A new study published in the Journal of Neuroscience has found a potential new therapeutic strategy to treat Alzheimer’s disease.
Researchers found in a model of the illness in mice, astrocyte cells in the brain release proteins that favor survival of neurons.
The finding could help with the understanding of the physiology of astrocytes, and represent possible future therapies for Alzheimer’s.
The research was done by a team from the Institute of Neurosciences of the University of Barcelona (UBNeuro).
Alzheimer’s disease is the most common form of dementia.
Previously, scientists have found that this disease could cause damage in memory and in other cognitive skills.
The condition sometimes is combined with mood swings and personality changes.
Currently, one of the most promising therapies against Alzheimer’s is using neurotrophic factors. This is a family of proteins favoring neuron survival.
However, the treatment cannot be specifically targeted to the affected tissue or controlled to release the proper dosage. High doses could be neurotoxic and bring harms.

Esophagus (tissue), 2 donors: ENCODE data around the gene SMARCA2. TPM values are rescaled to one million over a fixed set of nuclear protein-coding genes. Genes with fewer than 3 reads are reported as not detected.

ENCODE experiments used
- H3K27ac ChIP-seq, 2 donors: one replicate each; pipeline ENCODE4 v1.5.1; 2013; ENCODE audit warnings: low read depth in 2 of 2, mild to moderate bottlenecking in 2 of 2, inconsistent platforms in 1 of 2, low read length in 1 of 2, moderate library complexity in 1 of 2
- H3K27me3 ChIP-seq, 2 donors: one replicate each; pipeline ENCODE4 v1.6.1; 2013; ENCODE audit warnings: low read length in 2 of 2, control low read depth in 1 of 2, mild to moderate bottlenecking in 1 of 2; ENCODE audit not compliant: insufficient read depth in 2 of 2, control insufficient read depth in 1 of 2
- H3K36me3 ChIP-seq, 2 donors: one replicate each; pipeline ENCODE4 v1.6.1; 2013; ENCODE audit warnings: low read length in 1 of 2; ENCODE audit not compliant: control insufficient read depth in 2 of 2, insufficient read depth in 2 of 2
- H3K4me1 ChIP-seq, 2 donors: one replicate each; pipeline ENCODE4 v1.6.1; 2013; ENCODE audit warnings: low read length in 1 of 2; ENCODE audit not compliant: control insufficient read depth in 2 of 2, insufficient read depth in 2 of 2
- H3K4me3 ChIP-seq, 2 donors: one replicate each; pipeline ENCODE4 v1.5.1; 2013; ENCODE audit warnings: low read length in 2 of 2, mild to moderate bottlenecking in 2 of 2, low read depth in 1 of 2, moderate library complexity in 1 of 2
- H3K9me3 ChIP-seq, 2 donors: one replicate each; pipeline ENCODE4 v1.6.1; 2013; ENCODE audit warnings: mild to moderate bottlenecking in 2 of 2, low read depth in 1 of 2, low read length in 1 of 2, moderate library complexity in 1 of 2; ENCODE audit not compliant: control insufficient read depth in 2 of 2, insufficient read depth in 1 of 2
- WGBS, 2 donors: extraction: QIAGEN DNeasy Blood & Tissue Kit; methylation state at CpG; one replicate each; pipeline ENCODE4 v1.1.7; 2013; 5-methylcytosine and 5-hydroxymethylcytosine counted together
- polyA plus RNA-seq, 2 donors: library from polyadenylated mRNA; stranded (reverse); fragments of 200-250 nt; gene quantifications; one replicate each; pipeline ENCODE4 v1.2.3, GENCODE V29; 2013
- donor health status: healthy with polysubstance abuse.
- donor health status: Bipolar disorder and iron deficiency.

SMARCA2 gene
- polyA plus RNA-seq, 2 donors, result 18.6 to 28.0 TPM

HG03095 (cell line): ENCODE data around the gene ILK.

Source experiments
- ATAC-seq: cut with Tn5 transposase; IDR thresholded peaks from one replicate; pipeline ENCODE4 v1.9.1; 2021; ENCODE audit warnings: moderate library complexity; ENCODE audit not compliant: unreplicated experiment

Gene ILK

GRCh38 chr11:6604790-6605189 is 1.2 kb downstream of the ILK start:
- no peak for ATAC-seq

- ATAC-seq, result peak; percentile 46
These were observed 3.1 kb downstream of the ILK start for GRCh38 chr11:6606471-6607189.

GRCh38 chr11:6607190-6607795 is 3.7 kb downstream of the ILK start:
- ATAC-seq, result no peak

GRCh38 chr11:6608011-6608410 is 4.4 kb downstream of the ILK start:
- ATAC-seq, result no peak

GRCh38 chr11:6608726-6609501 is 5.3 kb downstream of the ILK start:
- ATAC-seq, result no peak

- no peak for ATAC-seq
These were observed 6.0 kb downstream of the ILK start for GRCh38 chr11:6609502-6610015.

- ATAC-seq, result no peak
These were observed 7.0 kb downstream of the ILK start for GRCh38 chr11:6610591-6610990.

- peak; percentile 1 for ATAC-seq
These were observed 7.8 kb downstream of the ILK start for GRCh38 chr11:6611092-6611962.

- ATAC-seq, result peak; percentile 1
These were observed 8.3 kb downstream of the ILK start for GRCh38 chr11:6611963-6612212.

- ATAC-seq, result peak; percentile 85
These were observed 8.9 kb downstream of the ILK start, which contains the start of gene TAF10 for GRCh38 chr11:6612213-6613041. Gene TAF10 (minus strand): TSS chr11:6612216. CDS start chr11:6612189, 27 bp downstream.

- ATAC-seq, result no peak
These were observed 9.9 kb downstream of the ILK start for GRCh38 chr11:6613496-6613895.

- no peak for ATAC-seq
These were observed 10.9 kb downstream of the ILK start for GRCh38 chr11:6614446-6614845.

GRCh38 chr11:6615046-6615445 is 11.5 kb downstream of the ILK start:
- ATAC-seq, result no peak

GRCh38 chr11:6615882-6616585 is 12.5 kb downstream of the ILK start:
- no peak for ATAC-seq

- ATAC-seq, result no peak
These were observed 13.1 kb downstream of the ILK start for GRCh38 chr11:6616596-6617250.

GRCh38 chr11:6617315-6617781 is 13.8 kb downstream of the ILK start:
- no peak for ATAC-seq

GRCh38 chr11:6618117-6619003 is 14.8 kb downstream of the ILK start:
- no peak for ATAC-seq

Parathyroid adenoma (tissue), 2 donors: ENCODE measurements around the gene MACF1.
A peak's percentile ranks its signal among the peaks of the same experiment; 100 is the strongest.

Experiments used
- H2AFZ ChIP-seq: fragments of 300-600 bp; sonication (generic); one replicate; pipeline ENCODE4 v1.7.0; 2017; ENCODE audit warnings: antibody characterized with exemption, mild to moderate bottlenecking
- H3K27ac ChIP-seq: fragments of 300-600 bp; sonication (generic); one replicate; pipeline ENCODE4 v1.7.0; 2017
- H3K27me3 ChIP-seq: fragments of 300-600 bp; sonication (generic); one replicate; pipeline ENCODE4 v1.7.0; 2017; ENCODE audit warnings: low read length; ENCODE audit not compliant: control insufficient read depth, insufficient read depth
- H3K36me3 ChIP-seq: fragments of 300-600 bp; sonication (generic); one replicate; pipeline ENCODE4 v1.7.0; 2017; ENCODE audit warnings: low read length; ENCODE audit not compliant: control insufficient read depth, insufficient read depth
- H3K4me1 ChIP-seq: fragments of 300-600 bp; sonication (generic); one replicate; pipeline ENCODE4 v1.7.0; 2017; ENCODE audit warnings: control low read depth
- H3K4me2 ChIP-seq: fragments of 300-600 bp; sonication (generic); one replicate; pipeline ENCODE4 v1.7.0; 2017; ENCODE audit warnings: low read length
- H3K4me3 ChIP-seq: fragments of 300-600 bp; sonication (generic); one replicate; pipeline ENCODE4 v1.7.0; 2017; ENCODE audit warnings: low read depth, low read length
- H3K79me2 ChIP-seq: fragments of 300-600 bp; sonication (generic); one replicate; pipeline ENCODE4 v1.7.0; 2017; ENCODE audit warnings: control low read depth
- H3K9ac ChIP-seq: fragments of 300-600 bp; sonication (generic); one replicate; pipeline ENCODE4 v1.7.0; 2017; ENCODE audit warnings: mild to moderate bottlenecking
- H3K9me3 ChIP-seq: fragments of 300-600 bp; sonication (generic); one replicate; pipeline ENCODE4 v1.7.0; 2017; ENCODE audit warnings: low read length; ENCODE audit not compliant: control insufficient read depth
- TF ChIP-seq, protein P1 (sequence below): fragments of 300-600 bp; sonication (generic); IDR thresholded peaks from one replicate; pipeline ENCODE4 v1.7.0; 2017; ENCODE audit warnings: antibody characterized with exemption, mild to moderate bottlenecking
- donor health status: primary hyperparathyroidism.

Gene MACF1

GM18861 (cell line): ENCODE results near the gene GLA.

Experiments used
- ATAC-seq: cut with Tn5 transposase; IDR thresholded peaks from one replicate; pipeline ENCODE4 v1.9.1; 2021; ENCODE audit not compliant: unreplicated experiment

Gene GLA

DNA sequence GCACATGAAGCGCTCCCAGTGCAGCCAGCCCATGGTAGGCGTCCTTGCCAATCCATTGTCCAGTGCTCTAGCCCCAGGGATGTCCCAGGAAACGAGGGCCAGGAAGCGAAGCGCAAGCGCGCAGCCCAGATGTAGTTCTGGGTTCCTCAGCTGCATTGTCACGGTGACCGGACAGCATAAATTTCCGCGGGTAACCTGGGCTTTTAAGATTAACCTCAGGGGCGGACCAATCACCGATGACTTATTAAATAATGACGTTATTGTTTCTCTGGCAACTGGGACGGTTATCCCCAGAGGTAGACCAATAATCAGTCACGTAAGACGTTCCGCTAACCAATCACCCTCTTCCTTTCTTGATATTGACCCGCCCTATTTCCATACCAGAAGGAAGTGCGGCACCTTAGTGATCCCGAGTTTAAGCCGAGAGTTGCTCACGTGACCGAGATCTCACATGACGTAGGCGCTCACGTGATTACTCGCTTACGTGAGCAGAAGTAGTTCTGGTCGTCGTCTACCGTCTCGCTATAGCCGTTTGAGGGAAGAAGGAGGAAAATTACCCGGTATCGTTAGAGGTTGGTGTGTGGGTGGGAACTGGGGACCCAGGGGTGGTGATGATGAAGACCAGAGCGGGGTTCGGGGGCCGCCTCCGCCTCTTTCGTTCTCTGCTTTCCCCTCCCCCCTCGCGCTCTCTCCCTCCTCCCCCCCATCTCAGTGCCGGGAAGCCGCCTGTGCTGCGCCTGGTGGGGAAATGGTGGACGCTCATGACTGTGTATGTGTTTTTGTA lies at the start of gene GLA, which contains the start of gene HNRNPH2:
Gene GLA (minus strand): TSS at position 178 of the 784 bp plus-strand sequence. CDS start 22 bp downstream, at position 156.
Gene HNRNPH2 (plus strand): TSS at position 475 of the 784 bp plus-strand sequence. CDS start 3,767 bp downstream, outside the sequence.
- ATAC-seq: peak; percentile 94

In this study, the researchers examined the brain-derived neurotrophic factor (BDNF) generated by a type of star-shaped glial cell in the brain and the spinal cord.
The glial cells are affected by one of the neuroinflammation processes of Alzheimer’s.
The team designed an experiment with genetically induced Alzheimer’s mice that produce BDNF protein depending on the protein levels.
They found this method restores the production and release of the neurotrophin in the sick neuronal tissue when the pathology starts.
In addition, the BDNF generated by the glial cells could regulate neuron formation and has cognitive effects in mice.
The researchers suggest that the use of this therapy in humans is still far in the future, but it provides a promising therapeutic strategy for Alzheimer’s disease.
The research also makes it possible to apply neuroinflammation processes to other neurodegenerative diseases.
One study author is Albert Giralt, member of the Consolidated Research Group on Physiopathology of Neurodegenerative Diseases of the UB.
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Further reading: Journal of Neuroscience.